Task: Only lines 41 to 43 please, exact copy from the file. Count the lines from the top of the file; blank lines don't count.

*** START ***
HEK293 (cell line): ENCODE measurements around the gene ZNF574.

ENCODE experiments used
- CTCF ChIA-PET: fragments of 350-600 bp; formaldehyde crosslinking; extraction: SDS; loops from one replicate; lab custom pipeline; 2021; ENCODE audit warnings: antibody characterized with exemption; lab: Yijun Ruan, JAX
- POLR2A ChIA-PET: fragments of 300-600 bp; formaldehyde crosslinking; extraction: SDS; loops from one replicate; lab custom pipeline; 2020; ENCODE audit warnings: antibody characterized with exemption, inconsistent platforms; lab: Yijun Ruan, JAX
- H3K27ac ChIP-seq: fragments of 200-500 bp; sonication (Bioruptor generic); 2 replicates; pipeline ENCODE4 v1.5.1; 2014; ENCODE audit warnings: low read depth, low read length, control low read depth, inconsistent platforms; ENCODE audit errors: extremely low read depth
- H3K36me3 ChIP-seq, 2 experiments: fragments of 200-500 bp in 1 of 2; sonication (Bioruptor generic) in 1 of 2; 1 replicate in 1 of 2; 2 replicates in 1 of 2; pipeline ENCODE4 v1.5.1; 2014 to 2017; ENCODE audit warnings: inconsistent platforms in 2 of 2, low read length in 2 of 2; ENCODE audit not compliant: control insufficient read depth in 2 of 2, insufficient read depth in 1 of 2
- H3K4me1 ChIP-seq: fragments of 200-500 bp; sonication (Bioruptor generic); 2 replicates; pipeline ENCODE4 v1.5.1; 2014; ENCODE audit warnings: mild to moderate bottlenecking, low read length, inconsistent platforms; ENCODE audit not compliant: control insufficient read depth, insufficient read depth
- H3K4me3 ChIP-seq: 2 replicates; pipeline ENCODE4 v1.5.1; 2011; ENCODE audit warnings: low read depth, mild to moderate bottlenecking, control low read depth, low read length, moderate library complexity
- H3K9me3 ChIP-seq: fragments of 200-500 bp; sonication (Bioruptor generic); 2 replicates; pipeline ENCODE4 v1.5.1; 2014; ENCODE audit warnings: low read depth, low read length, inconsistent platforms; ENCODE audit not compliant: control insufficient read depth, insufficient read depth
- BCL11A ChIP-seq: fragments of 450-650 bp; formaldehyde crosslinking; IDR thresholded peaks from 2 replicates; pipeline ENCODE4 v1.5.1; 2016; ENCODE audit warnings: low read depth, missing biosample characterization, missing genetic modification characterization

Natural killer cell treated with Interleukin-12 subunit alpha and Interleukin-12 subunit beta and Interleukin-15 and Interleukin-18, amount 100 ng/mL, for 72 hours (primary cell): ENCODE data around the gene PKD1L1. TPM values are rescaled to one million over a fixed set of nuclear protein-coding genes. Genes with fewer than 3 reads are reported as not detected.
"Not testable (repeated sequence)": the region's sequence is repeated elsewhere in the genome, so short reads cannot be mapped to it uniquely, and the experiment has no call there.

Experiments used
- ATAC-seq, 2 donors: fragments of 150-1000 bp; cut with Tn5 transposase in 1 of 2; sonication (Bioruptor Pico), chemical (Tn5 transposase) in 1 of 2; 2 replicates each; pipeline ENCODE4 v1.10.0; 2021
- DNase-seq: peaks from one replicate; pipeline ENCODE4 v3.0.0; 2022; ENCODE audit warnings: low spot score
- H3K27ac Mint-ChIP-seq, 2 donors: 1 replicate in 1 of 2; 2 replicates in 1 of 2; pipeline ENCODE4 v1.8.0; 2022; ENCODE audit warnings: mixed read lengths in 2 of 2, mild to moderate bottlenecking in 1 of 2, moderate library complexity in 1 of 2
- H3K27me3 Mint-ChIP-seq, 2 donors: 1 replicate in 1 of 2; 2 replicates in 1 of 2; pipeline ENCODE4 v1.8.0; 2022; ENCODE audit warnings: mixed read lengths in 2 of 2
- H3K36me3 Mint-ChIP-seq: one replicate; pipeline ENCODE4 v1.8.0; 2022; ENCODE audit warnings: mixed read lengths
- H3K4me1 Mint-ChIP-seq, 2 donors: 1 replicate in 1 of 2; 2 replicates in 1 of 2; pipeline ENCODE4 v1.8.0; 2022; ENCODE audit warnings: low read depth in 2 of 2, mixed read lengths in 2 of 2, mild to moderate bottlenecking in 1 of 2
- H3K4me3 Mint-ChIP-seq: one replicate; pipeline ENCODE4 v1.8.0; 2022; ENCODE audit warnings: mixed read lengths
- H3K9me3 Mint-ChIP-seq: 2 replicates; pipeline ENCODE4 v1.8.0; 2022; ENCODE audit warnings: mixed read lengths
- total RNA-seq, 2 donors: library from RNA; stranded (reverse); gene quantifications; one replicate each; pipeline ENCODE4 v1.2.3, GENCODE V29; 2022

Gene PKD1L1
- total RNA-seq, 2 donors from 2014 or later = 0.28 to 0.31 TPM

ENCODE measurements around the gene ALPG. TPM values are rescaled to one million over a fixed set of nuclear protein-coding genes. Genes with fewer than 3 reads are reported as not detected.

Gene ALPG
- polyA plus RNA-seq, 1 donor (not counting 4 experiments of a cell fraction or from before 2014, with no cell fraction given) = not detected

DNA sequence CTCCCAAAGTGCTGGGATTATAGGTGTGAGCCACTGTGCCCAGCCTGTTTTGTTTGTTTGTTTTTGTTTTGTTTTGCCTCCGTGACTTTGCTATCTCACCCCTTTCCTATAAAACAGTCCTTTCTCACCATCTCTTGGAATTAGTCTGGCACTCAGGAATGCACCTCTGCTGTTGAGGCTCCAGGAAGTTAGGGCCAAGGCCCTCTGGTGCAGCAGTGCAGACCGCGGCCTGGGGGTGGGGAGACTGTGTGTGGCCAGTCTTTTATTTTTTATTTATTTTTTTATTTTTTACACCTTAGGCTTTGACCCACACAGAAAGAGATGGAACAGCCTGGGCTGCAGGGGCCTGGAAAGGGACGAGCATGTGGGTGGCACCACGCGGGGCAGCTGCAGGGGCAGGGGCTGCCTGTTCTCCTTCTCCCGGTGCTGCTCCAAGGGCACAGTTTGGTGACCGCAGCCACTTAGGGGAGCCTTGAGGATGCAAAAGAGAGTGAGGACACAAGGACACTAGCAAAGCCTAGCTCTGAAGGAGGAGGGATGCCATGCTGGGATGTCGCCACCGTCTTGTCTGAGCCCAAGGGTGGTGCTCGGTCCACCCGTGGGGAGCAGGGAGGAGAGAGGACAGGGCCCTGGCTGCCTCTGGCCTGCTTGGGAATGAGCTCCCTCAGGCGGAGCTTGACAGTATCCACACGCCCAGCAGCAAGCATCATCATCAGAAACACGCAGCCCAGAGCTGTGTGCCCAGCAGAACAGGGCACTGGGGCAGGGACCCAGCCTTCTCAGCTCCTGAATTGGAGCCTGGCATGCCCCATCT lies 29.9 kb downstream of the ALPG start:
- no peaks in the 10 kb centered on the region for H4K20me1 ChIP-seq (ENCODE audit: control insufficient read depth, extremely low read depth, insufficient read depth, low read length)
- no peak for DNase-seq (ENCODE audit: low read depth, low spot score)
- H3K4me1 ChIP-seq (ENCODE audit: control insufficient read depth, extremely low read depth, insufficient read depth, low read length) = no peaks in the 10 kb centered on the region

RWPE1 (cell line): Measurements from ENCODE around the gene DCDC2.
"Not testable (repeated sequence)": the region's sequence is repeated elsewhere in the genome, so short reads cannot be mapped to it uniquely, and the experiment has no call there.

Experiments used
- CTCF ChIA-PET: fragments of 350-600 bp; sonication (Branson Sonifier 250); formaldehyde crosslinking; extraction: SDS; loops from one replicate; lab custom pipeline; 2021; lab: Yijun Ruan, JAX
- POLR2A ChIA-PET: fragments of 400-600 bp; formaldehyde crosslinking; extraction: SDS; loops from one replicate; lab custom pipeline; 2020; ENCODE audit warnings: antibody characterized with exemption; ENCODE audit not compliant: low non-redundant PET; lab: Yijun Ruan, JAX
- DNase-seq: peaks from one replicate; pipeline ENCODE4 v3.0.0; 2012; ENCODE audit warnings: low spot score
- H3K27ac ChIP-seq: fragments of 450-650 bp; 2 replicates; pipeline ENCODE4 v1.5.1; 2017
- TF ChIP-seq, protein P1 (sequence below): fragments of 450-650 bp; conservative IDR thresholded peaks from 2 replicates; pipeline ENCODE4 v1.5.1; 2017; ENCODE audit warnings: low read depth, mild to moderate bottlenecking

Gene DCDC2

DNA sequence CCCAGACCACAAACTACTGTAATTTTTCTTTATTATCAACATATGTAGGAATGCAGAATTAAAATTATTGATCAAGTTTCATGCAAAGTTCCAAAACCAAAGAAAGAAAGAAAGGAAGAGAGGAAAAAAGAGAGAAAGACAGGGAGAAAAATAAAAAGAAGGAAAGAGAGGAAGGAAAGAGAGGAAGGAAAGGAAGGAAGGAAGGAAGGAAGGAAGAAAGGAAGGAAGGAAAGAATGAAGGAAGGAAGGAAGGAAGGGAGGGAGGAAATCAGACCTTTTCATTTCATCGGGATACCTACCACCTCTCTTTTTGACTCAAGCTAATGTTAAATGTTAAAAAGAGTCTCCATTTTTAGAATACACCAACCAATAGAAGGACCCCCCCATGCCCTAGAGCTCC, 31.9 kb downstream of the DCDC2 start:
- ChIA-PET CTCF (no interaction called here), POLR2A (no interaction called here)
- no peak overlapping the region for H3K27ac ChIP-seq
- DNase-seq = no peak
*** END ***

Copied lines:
DNA sequence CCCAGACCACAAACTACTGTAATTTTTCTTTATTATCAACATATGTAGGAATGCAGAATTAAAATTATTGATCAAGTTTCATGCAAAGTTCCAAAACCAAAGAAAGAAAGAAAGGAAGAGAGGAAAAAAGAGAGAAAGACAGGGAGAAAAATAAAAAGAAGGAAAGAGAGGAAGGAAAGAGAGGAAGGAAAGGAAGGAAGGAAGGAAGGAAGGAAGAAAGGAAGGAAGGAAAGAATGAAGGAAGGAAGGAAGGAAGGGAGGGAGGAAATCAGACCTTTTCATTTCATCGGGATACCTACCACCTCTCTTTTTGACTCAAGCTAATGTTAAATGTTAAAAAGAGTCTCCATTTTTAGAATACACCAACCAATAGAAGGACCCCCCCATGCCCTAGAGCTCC, 31.9 kb downstream of the DCDC2 start:
- ChIA-PET CTCF (no interaction called here), POLR2A (no interaction called here)
- no peak overlapping the region for H3K27ac ChIP-seq